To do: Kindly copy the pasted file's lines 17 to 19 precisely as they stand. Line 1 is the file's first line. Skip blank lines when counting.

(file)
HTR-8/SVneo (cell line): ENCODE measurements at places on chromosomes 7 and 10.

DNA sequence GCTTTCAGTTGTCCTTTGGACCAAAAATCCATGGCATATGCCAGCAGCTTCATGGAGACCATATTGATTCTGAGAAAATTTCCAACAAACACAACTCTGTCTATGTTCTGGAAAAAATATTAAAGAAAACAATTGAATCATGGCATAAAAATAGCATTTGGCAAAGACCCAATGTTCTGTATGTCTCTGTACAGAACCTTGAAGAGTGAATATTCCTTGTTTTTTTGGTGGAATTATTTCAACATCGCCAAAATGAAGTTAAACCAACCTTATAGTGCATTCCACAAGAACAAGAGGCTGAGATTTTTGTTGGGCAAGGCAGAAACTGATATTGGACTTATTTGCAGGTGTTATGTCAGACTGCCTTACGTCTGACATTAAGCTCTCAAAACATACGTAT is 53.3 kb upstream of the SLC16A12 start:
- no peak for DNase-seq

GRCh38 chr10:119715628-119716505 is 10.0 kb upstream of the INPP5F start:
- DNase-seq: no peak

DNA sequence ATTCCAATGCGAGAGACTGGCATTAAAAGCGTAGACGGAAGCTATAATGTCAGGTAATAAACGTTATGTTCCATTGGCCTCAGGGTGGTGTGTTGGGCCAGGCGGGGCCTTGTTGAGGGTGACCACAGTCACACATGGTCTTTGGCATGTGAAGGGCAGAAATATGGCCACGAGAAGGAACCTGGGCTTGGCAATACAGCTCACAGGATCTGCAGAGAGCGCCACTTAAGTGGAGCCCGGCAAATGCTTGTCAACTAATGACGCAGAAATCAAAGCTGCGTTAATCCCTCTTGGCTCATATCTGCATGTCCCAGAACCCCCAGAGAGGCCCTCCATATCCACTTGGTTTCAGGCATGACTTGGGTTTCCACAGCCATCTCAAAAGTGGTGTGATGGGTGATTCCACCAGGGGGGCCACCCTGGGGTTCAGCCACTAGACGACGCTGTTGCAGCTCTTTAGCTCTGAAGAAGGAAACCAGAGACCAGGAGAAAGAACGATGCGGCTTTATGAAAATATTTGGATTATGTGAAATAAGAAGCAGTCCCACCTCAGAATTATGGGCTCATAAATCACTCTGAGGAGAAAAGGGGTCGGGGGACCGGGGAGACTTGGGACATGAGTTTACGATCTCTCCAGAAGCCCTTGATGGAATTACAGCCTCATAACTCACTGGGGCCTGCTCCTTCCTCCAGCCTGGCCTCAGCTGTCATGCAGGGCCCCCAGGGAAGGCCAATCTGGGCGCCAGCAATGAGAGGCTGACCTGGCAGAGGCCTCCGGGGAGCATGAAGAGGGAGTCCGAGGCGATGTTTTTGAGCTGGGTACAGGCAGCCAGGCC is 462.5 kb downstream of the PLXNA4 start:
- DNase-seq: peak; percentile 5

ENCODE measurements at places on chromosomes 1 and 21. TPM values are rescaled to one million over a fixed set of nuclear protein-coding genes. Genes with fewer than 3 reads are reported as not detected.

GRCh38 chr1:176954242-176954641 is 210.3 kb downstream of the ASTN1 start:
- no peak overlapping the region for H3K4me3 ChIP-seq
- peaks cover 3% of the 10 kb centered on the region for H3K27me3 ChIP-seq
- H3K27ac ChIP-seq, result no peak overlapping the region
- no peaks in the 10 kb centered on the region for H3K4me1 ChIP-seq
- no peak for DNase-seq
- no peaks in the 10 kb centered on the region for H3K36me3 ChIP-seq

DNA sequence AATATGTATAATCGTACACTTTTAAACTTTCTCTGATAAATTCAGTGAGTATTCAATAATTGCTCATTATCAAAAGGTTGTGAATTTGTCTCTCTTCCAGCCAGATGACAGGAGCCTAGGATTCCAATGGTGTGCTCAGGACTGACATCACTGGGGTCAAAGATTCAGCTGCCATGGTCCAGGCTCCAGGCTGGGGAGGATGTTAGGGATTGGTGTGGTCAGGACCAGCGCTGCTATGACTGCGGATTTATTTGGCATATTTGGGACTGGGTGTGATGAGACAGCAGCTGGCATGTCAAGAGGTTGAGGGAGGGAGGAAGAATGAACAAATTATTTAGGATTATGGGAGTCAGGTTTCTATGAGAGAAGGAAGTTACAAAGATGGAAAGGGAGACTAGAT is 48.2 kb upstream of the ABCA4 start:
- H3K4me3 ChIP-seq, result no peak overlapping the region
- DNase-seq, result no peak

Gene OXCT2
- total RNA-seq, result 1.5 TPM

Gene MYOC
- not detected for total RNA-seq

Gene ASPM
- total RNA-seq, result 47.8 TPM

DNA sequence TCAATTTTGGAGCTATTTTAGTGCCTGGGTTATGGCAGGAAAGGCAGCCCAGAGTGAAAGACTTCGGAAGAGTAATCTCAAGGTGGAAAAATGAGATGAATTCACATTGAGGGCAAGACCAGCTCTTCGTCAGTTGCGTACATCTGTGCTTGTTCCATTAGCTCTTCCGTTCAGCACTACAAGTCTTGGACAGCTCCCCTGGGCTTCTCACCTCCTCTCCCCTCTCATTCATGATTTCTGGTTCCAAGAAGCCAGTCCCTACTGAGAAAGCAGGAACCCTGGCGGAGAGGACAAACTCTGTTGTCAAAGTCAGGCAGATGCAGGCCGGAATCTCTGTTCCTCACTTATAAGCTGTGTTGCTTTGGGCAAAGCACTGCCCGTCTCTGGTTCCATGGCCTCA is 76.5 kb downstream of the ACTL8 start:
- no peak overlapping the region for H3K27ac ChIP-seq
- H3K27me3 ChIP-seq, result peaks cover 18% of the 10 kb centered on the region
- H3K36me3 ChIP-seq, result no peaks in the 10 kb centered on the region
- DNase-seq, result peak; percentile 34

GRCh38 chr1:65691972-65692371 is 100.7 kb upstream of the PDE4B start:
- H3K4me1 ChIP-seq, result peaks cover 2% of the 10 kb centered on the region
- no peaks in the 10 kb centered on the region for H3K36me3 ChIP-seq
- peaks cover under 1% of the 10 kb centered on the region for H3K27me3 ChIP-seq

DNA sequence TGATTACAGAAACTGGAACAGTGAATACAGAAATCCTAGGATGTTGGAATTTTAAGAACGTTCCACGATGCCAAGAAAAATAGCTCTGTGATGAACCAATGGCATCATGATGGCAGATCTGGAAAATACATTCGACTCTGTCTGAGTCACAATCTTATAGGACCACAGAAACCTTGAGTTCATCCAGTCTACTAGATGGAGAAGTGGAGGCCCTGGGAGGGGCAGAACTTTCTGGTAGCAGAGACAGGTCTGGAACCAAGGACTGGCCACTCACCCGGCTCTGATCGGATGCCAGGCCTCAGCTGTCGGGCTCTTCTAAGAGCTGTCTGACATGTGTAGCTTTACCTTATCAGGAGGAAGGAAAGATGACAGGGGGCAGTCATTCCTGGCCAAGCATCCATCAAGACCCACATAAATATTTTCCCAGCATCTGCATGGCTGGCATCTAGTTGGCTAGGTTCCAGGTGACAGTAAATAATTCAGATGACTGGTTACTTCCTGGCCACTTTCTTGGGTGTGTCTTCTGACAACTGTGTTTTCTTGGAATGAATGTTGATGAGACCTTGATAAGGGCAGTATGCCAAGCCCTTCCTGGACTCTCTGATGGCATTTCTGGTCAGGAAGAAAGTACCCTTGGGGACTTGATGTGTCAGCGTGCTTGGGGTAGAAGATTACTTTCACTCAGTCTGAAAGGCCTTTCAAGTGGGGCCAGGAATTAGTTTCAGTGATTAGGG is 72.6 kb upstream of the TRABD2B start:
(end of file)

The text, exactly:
- H3K4me3 ChIP-seq, result no peak overlapping the region
- DNase-seq, result no peak

Gene OXCT2